Tune in for a special announcement followed by a livestream of the teleconference audio at:
Kathy Lueders, associate administrator for NASA’s Human Exploration and Operations Mission Directorate
Mark Kirasich, deputy associate administrator for NASA’s Advanced Exploration Systems division
Lisa Watson-Morgan, HLS program manager
Tyler Cochran, HLS contracting officer
The HLS is a vital part of NASA’s deep space exploration plans, along with the Space Launch System rocket, Orion spacecraft, ground systems, and Gateway. NASA is committed to using a commercial HLS to carry the first woman and first person of color to the surface of the Moon during Artemis missions, leading a path to sustainable exploration and preparing humanity for the next giant leap, human exploration of Mars.
For more information about the Artemis program, visit:
The Kremlin-backed news channel RTreports that Russian President Vladimir Putin has signed off on a new space station called ROSS to replace an International Space Station (ISS) expected to suffer an “avalanche” of failures after 2025.
Emirates Lunar Mission’s ‘Rashid’ rover to go to the Moon on ispace’s Mission 1 in 2022
ispace to provide payload delivery, and communication and power services for the rover
Agreement further strengthens UAE-Japan collaboration in space exploration
Dubai, UAE, 14 April 2021 (ispace PR) — The Mohammed Bin Rashid Space Centre (MBRSC) has signed a contract with Japan’s ispace, inc. (ispace), under which the latter will provide payload delivery services for the ambitious Emirates Lunar Mission. Under this agreement, ispace becomes a key strategic and implementation partner to MBRSC on the Emirates Lunar Mission, the first of its kind from the Arab world.
PITTSBURGH (Astrobotic PR) — Astrobotic announced today its selection of SpaceX’s Falcon Heavy rocket in a competitive commercial procurement to launch its Griffin lunar lander to the Moon in late 2023. Griffin will be carrying NASA’s water-hunting Volatiles Investigating Polar Exploration Rover (VIPER).
NASA Innovative Advanced Concepts 2021 Phase II Award Amount: $500,000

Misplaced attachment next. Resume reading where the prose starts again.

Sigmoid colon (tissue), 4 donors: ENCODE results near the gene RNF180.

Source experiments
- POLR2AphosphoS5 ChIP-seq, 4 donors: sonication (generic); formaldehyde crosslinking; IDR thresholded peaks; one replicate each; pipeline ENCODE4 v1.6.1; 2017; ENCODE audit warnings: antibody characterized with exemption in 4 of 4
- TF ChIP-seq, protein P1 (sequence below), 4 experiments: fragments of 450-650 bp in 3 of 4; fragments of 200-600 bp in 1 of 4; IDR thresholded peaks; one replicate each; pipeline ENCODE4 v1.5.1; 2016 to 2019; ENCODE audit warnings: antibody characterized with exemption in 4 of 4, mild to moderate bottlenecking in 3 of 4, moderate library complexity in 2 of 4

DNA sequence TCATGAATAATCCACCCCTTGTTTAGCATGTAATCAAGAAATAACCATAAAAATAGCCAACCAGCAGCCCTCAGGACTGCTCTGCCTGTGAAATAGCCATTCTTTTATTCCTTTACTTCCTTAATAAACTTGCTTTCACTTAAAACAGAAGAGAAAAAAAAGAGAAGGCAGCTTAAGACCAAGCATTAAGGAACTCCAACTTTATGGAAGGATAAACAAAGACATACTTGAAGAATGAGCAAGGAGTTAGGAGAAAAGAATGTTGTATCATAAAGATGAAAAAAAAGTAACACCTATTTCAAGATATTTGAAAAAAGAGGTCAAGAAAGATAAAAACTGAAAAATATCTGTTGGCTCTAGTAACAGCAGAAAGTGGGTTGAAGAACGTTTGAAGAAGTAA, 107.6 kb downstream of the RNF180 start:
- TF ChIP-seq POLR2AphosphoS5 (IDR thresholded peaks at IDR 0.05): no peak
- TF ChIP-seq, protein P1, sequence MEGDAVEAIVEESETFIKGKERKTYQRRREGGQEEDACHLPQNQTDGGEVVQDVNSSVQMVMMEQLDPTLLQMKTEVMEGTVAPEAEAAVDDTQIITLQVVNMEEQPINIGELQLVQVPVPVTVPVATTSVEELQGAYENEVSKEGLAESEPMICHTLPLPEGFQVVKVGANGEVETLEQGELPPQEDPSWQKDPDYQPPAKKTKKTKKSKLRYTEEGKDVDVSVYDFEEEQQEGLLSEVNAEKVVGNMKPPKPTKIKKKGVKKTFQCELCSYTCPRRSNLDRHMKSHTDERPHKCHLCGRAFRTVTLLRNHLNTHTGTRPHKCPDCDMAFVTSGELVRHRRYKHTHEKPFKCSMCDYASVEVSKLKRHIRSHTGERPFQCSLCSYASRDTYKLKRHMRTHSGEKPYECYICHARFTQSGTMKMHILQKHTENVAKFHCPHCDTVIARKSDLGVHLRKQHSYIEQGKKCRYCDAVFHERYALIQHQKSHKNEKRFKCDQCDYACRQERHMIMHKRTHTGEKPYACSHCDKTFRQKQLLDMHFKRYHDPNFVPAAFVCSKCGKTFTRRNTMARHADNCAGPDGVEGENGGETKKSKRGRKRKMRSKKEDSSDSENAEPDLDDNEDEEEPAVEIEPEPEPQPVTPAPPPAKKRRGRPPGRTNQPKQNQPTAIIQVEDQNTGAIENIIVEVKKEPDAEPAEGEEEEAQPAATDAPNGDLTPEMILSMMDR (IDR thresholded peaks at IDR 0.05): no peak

Saptarshi Bandyopadhyay NASA Jet Propulsion Laboratory Pasadena, Calif.
An ultra-long-wavelength radio telescope on the far side of the Moon has significant advantages compared to Earth-based and Earthorbiting telescopes, including
(1) Conducting observations of the Universe at wavelengths longer than 10 meters (i.e., frequencies below 30 MHz), wavelengths at which critical cosmological or extrasolar planetary signatures are predicted to appear, yet cannot be observed from the ground due to absorption from the Earth’s ionosphere; and
(2) The Moon acts as a physical shield that isolates a far-side lunar-surface telescope from radio interference from sources on the Earth’s surface, the ionosphere, Earth-orbiting satellites, and the Sun’s radio emission during the lunar night. We propose the design of a Lunar Crater Radio Telescope (LCRT) on the far side of the Moon.
ESA has published Agenda 2025, a strategy that focuses on making the space agency more agile by assisting commercial ventures, developing green technologies, ensuring space security and working more closely with the European Union in devising new flagship programs to benefit the continent’s 500 million citizens.
The plan also includes negotiating with NASA to place the first European astronaut on the moon by the end of the decade as part of the U.S. space agency’s Artemis program.
NASA has selected the research arm of Firefly Aerospace for a Small Business Innovation Research (SBIR) award to develop a solar electric transfer stage capable of taking payloads from the Earth to the moon.
“Firefly Research, LLC (FFR) is pleased to propose to NASA the development of a Space Utility Vehicle (SUV) to a CDR [critical design review] level of fidelity,” the technical abstract said. “This vehicle serves as a solar electric transfer stage, offering enough Delta-V to transfer more than 500 kg of payload from Low Earth Orbit (LEO) to Low Lunar Orbit (LLO) after launch on a small lift launch vehicle.